Syllabus

Downloadable Version

We provide an annotated downloadable pdf version of the syllabus. It also also linked-to from other sections of the site.

The core content of the downloadable syllabus follows below for easier on-line browsing. Note that many of the listed dates and times still correspond to the Fall 2020 instance of the predecessor course STAT 430 “DSPM”.

Overview

Data science is emerging as a field that is revolutionizing science and industries alike. Work across nearly all domains is becoming more data driven, affecting both the jobs that are available and the skills that are required. As more data and ways of analyzing them become available, more aspects of the economy, society, and daily life will become dependent on data.

Source: Envisioning the Data Science Discipline: The Undergraduate Perspective. National Acadamies, 2018.

This course provides the principal programming foundations for working with data at scale.

Data analysts are in demand, and particularly those who can walk the walk and not only talk the talk. This course aims for a “hands-on, roll-up-your-sleeves” learning-by-doing approach which can be highly rewarding to those willing to put in the required effort.

Learning Objectives

After this course, students should be able to …

  • analyze code in multiple data science programming languages;
  • write short programs in several relevant languages;
  • manipulate files and data using the command-line;
  • utilize git for version control, collaboration and publishing;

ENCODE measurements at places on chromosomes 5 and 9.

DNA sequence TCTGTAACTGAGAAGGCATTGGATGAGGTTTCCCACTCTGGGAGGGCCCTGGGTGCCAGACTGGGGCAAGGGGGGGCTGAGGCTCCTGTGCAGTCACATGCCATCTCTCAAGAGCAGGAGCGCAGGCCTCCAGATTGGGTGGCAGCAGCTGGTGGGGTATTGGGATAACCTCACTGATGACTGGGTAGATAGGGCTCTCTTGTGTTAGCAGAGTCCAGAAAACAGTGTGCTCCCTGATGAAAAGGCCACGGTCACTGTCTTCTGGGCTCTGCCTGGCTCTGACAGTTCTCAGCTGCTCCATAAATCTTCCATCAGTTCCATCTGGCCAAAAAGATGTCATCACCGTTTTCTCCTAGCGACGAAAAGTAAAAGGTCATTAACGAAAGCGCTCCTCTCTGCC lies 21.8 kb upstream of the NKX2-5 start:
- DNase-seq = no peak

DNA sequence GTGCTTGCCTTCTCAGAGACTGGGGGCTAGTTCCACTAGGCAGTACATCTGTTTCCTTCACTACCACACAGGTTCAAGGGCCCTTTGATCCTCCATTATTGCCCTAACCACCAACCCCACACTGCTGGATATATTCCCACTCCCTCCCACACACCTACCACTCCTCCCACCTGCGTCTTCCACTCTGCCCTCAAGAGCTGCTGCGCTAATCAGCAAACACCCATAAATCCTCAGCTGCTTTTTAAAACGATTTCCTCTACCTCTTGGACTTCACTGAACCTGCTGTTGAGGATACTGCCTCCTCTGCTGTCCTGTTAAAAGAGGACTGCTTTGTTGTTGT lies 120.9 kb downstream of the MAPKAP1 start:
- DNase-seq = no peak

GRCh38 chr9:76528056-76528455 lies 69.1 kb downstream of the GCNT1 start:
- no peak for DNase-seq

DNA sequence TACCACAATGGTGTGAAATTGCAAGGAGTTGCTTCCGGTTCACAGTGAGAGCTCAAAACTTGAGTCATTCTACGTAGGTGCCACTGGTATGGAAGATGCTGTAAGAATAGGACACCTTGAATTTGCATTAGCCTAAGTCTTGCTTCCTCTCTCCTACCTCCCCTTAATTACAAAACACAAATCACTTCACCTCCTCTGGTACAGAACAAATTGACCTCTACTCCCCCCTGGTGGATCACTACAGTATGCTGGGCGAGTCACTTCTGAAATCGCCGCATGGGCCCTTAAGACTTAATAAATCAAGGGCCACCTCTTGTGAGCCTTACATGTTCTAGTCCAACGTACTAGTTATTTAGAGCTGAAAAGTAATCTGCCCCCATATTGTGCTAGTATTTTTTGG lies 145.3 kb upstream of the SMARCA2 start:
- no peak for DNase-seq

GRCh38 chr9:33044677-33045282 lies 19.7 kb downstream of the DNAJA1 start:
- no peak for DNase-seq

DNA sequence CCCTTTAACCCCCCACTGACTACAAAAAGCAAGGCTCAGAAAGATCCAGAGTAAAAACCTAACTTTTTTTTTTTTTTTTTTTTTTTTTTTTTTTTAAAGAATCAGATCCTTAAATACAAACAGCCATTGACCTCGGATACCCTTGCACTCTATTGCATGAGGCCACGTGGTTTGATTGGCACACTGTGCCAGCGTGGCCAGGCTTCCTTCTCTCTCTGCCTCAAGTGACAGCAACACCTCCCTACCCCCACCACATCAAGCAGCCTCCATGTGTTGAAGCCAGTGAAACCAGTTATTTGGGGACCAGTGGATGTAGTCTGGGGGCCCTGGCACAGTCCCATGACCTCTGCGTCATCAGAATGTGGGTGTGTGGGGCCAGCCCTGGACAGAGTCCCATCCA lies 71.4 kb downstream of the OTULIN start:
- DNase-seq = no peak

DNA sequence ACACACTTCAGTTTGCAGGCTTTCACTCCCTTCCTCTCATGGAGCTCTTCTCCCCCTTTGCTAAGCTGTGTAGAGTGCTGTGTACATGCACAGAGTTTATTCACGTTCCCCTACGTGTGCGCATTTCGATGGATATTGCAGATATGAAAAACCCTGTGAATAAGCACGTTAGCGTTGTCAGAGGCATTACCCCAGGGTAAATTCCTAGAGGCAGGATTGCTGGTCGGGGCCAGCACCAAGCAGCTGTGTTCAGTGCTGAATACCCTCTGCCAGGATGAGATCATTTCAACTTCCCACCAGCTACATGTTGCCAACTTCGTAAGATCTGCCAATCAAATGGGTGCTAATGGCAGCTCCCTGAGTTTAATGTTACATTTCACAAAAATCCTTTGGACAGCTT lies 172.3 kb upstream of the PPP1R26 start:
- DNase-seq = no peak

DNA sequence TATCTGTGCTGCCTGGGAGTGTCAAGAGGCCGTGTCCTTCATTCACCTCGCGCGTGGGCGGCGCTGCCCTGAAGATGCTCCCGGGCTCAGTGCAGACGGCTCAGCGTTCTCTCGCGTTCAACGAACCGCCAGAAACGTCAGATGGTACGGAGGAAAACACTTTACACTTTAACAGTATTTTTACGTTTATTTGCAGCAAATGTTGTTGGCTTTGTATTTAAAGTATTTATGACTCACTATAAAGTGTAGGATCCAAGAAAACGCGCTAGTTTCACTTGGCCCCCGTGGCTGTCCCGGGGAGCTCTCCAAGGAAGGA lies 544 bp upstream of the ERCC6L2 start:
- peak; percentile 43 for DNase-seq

• use R as a language and environment for programming with data;
  • solve new data science problems using these tools;
  • know a variety a tools based on first-hand experience;
  • show your skills via a group-project with a topic of your choice.

Credits

The course counts for three credits for undergraduate students, and for four credits for graduate students. Graduate students are required to submit more extensive homework assignments.

Key Facts

Core Content

  • shell for managing files, commands, information flow, …
  • git for modern version control supporting social computing
  • sql as a base layer for data management and control
  • markdown for programmatic control of html, pdf, … communication
  • R for programming with data, and our core building block
  • plus some extras such as Docker and more

Instructional Staff

Assuming all team members return, the setup may be as follows:

Title Name Office Hours
Instructor Dirk Eddelbuettel Online/Zoom Mon 7pm - 8pm
TA Alton Barbehenn Online/Zoom Tue 2pm - 3pm
Online/Zoom Wed 2pm - 3pm
TA TBD TBD TBD

Lecture Location

What When
Location online
Times no fixed times, aiming for weekly availability
Hours Office hours as scheduled, see below

Homework Schedule

Homework assignments (generally) cover the preceding four lectures, and are not cumulative. They prepare for the quiz (see next section) covering the same period, and permit students to do rigorous exercises which are graded electronically using PrairieLearn and CBTF.